Why Do I Need A Phono Preamp?
Phono stage preamplifiers are standalone analog devices which boost the electromagnetic signals received by the record player’s cartridge to a line level output signal, as necessary for reaching a power amplifier’s input stage.
Phono stage preamps require their circuitry to be highly versatile, as they are often tasked with amplifying ultra-low signal levels delivered by cartridges of different design type (MM/MC, which we’ll explain below). These cartridges in turn deliver vastly varying signal gain and impedance results.
High-end phono stage units offer extensive control over parameters such as capacitance, impedance and gain, which can prove especially beneficial in setups dealing with large music catalogs covering different eras, vinyl specifications and requiring different cartridges. The more control you have, the better things will sound!
It is important to remember not to connect the output of a turntable with a built-in phono preamp (i.e. newer generation record players featuring line outs) to the input of an external phono stage. Similarly the output of a phono stage preamp is raised to a line level, so when connecting it to the next device in your system chain (i.e. A/V receiver, hi-fi preamp or amplification) the type of input it’s connected to must be line level as well - normally labelled either as Aux or Line In just don’t connect it to the Phono In of your A/V receiver!
Once a vinyl ‘rig’ is fine-tuned, simply no CD or any other digital media playback can even come close, on account of audio depth, width, warmth, punch, transient detail and just the sheer musicality emanating from vinyl records. Vinyl enthusiasts trying to improve their audio first reach out for a real good cartridge - the easiest ‘mod’ which delivers an immediate and often tremendous difference in sound quality. Getting the silent-as-a-whisper signal of the cartridge optimised to a healthy level needed by an amp’s input stage is one of the biggest challenges for achieving that coveted sublime vinyl playback. and this is why you need a great phono stage.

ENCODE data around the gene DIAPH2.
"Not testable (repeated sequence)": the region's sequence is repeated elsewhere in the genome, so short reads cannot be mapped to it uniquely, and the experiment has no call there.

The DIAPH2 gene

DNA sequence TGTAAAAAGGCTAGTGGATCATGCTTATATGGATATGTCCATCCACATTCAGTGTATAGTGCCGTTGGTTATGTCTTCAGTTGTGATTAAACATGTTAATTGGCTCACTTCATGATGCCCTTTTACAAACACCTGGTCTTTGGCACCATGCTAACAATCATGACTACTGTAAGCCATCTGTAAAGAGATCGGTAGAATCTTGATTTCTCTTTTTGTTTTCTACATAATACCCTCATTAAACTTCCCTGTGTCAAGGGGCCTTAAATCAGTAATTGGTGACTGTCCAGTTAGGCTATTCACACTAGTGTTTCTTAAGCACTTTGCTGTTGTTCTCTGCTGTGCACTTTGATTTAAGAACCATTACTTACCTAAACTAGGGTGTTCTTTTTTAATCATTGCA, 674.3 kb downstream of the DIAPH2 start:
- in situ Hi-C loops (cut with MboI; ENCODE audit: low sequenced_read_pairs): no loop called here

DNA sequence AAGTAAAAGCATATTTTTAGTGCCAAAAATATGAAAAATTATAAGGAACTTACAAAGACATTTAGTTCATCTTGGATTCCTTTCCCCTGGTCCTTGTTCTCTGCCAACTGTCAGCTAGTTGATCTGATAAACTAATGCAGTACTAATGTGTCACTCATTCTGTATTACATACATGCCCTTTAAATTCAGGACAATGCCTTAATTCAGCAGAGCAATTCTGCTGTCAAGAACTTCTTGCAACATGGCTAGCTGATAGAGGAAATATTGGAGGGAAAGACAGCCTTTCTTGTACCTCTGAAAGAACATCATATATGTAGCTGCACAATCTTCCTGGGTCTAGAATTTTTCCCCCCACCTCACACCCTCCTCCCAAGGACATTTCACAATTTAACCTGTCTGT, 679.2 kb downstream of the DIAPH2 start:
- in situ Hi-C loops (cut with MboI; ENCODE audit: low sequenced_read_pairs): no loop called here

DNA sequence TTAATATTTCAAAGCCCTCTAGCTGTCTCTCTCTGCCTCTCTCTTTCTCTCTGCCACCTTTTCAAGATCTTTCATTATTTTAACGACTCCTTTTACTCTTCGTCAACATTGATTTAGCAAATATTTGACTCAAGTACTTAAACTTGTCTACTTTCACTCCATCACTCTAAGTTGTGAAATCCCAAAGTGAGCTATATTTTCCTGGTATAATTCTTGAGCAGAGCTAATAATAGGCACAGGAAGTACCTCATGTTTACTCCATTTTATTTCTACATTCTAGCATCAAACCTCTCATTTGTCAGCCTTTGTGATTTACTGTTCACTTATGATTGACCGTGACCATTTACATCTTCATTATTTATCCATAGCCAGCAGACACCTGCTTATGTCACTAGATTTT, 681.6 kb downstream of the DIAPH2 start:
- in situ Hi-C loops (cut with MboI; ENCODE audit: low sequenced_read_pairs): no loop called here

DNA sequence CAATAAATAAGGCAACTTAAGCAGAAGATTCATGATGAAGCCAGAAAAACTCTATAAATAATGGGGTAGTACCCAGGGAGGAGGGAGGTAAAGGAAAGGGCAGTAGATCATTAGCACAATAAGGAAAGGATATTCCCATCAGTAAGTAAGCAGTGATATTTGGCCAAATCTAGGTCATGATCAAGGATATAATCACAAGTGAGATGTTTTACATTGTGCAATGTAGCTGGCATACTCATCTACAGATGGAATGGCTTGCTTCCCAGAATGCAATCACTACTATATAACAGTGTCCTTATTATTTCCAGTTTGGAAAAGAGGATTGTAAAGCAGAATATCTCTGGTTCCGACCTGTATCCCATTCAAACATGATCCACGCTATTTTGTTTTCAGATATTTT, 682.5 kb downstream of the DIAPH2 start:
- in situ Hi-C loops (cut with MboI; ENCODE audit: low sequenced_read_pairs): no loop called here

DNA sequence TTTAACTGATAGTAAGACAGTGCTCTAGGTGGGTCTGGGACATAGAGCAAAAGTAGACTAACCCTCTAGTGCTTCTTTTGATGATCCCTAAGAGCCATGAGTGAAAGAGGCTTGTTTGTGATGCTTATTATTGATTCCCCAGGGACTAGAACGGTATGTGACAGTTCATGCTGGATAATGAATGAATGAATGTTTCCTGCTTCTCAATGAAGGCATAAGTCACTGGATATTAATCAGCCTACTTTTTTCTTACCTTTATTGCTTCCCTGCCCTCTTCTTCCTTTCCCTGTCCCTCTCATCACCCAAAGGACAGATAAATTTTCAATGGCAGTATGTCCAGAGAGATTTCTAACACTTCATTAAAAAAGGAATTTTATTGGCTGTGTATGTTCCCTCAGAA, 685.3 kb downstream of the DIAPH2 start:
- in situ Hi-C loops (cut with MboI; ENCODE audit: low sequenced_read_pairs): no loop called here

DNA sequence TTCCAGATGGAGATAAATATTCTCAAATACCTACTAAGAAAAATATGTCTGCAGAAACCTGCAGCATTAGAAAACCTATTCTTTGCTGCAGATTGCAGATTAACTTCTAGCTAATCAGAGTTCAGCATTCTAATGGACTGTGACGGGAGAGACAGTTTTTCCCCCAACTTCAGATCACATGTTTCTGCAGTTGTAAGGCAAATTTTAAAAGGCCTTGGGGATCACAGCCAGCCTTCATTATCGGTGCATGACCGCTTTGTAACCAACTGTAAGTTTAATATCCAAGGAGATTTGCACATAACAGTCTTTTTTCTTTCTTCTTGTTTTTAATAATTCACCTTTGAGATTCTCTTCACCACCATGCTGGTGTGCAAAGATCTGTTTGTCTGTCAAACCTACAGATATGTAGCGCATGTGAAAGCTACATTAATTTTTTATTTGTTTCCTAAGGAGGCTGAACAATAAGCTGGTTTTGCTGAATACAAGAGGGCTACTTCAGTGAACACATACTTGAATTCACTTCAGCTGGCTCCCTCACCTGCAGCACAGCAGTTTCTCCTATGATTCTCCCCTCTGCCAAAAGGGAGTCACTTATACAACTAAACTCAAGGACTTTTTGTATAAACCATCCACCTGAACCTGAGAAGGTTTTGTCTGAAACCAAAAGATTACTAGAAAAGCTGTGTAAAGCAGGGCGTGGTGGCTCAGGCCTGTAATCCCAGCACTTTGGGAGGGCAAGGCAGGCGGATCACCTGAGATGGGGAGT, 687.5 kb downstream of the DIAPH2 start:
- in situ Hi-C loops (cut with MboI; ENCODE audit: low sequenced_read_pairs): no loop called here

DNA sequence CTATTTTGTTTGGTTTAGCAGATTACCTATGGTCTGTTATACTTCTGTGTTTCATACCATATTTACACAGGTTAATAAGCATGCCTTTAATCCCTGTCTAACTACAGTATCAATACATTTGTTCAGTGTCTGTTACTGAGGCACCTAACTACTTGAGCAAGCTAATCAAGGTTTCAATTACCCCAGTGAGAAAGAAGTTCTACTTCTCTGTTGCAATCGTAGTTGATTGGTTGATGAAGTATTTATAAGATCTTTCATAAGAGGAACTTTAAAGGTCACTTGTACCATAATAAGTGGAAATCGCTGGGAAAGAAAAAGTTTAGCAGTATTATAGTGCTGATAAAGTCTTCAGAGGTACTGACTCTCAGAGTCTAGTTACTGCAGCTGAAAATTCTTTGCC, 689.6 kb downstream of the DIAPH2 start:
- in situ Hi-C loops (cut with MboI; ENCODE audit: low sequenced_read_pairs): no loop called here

As with any A/V related technology, there’s always something else out there that does it better. It is a fact that your regular A/V receiver or hifi preamp probably has a phono input, which means that there is an integrated phono stage present already. It is super rare that these are any good though - they surely will do the job in most cases, but they will sound generic.
This of course won’t be evident until you’ve compared them to something really good. The SPL Phonos ProFi MM/MC, for example, will sound leagues away from a stock phono input. As explained already, in the instances of putting together a proper vinyl setup, getting a dedicated phono stage with control over the cartridge signal impedance, capacitance and gain is as vital to record playback quality as the choice of your cartridge.
To deal with the challenge of boosting ultra-low signals, phono preamps often feature advanced features, such as isolated dual-mono inputs (meaning each side of the stereo feed has its own dedicated discreet circuit), input stages with variable impedance and capacitance (via pots or switches), balanced connections and even switchable passive EQ modes (explained below).
Many high-end models feature truly esoteric circuit components (precision film capacitors and resistors, and low-noise Class A gain stages) which translate into staggeringly high price-tags, but the sonic results can be often astonishing - with super-low noise/distortion floor, increased resolution and transient response with super natural, life-like portrayal of any frequency spectrum.
Read the full article written by TheMasterSwitch.com